CPD is the major form of DNA photolesions created by UV radiation.10 It joins two adjacent pyrimidine bases by two single bonds creating a carbon ring between them,11 which interrupts base pairing and alters the DNA helix from its normal B form.12 CPDs in skin cells have critical biological consequences, including mutagenicity that may lead to the induction of skin cancer as well as skin aging.13,14 Moreover, CPDs also have non-mutagenic consequences such as initiating cytokine release and photo-immunosuppression that are also thought to be involved in skin cancer.15,16 Until recently, CPD was believed to be formed picoseconds after a direct absorption of UVB by thymine or cytosine. However, Premi et al reported that CPDs can be continuously generated for hours after UVA exposure in melanocytes via chemiexcitiation. The resulting, so-called “Dark CPD” constitutes the majority of CPDs in melanocytes. These delayed-formed CPDs arise when UVA activates nitric oxide synthase (NOS) and NADPH oxidase (NOX), which produce nitric oxide (NO•) and O2˙−. These two radicals then combine to form the radical peroxynitrite (ONOO−), degrading melanin polymer to the melanin fragments. The melanin monomers are then oxidized by ONOO−. The fragments, acting as a molecular shuttle, transfers excited electron in the melanin fragment resulting in a triplet state intermediate. The triplet state reaction intermediate creates an unstable dioxetane and then yield two carbonyls, one of which acquires the most energy discharged to DNA where the CPD is generated.17,18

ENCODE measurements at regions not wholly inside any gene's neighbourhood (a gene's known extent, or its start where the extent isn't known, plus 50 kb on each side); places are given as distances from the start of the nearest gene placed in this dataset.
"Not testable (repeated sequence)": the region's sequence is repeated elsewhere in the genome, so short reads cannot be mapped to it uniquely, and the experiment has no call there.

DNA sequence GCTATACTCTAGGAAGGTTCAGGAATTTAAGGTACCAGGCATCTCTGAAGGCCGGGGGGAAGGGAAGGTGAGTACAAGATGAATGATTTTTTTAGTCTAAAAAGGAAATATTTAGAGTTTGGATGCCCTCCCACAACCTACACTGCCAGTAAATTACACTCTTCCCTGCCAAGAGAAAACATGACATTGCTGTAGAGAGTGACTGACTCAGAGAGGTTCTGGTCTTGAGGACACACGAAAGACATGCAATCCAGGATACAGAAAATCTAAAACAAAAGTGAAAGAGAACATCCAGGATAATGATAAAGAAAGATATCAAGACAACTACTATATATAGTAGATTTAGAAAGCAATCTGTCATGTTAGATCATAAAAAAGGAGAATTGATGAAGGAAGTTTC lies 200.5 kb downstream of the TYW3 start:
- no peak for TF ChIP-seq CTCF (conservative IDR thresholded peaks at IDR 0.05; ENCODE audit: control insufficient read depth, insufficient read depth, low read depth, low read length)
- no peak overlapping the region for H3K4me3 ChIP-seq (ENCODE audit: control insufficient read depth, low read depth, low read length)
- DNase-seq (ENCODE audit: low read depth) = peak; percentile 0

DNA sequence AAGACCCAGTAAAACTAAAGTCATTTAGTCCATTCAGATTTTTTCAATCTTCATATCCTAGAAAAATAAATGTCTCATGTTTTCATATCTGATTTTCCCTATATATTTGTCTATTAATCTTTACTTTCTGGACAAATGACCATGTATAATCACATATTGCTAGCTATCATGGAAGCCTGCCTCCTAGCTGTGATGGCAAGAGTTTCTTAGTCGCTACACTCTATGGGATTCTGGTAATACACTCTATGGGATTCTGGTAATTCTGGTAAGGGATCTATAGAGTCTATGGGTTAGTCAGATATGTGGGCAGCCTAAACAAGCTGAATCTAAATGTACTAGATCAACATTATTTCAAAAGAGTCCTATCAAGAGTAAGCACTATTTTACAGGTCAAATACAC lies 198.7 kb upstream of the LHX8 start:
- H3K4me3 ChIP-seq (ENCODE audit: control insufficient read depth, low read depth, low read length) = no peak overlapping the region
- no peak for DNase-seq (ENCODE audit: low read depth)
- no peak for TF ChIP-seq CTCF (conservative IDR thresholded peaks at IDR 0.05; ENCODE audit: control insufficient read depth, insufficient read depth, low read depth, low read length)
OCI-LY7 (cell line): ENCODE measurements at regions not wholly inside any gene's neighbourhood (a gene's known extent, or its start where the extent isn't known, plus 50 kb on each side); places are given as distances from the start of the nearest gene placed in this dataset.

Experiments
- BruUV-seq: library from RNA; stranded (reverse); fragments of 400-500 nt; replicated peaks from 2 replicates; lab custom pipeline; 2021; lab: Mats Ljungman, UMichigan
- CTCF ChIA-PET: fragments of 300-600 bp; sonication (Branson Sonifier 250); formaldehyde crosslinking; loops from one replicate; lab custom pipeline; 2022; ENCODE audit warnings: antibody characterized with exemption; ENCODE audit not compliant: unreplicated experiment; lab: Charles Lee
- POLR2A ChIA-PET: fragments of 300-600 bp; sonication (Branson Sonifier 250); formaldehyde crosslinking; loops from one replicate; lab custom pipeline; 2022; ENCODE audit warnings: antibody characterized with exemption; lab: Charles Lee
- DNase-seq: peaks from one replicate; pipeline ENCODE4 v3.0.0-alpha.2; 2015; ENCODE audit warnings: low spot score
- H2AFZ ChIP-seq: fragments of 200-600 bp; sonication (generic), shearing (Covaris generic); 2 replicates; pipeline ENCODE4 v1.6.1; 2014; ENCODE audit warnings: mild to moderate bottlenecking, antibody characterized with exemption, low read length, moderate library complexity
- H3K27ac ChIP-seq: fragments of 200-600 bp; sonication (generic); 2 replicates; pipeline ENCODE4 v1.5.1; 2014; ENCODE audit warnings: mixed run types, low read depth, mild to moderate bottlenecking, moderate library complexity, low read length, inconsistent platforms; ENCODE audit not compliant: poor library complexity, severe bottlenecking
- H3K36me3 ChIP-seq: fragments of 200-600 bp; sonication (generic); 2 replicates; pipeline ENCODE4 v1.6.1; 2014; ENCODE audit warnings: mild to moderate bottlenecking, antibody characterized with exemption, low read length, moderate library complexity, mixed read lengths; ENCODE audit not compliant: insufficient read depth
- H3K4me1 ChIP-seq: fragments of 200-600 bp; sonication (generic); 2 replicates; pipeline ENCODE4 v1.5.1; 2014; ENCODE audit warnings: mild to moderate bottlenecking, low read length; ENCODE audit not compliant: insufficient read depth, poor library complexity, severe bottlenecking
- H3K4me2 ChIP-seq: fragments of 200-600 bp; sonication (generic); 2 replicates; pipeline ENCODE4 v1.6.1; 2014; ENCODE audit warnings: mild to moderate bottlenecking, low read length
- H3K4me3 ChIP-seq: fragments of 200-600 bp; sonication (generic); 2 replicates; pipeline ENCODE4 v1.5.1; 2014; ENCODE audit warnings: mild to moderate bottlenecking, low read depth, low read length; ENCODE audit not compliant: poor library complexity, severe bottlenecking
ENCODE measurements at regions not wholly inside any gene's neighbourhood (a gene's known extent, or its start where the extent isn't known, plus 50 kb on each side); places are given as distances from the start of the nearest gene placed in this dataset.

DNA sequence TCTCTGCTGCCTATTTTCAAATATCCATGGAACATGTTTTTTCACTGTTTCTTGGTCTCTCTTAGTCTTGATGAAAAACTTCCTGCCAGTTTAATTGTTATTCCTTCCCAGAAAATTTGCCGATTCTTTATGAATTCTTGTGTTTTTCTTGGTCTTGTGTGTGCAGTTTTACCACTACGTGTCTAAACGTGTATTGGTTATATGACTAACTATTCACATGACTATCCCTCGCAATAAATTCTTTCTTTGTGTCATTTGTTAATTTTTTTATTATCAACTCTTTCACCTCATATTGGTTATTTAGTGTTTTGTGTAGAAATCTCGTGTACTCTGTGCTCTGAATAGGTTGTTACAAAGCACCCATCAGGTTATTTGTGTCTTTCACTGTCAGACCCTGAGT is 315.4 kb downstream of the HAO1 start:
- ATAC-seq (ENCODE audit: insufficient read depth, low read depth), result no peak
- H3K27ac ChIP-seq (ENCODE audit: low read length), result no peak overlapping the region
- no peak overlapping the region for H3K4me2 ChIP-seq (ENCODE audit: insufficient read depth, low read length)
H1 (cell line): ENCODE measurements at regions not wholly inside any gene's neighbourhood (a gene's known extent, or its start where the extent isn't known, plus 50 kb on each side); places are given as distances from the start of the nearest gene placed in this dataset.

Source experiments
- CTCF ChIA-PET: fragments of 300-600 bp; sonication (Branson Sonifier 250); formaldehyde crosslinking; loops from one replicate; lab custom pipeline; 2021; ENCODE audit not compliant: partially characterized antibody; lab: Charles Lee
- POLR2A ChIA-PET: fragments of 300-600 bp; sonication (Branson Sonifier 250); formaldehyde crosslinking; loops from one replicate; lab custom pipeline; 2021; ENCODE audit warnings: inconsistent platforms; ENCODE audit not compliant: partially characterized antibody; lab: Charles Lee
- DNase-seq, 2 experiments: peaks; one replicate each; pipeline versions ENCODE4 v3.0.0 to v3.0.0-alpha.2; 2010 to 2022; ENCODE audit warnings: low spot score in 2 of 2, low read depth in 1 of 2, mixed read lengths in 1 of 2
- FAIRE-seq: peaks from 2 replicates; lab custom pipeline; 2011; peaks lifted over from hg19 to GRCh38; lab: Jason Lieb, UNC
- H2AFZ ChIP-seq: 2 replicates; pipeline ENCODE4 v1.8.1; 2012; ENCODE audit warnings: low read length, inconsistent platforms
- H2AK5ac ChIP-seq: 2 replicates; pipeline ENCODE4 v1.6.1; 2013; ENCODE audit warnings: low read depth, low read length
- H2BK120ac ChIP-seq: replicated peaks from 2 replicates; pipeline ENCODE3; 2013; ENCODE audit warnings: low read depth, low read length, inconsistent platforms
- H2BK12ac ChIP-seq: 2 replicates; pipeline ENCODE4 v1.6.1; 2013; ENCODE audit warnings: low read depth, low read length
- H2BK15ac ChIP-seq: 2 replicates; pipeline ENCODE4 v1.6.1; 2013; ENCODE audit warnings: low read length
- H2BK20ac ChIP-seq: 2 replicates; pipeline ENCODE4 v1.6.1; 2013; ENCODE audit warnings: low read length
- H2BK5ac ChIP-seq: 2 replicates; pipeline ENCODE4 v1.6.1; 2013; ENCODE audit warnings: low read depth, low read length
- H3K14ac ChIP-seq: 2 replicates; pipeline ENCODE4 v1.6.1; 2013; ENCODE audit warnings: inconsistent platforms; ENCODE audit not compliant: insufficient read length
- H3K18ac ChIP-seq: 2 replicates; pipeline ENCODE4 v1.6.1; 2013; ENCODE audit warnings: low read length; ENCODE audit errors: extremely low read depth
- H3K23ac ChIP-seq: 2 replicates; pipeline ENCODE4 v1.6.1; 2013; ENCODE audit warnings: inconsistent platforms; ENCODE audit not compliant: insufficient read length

Sunscreen use has been shown to mitigate the adverse effects of sunlight primarily for UVB induced burning and damages. Although there is an increasingly recognized role of UVA in skin aging, pigmentation disorders, and even possibly melanoma development via “delayed CPD” formation, sunscreen users are minimally protected against UVA,18,19 unless using a broad spectrum sunscreen, adequately and frequently. Treating UVA-induced pigmentation disorders are tough and usually need a longer intervention time.20–22 Hence, other methods of reducing the risks of photodamage are being sought23 such as inclusion of various antioxidants from botanical extracts or naturally occurring non-enzymatic vitamins (like vitamin C), or their derivatives (like Ascorbic Acid-2-Glucoside (AA2G)) in sunscreens or other skin care formulations. Chrysanthemum Morifolium is one such botanical which is well known in the traditional Chinese medicine for antioxidant and anti-inflammatory properties.24–26 Previous chemical characterization studies indicate that Chrysanthemum Morifolium flower extract contains quercetin, acacetin 7-O-beta-D-(3”-acetyl) -glucopyranoside, luteolin 7-O-beta-D-(6”-acetyl)-glucopyranoside, hesperetin 7-O-beta-D-glucopyranoside, acacetin 7-O-beta-D-glucopyranoside, diosmetin 7-O-beta-D-glucopyranoside, apigenin 7-O-beta-D-glucopyranoside, hesperidin, linarin, luteolin 7-O-beta-D-glucopyranoside, 3,5-dicaffeoyl-epi-quinic acid and 1,3-dicaffeoyl-epi-quinic acid.25,27 The main objective of this study was to determine the protective effects of a blend of Chrysanthemum Morifolium flower extract (Chrys) and AA2G against UVA-induced dark CPD generation in melanocytes. The capacity of the actives to inhibit ROS generation and melanogenesis was also assessed since they are essential steps in the process of dark CPD formation.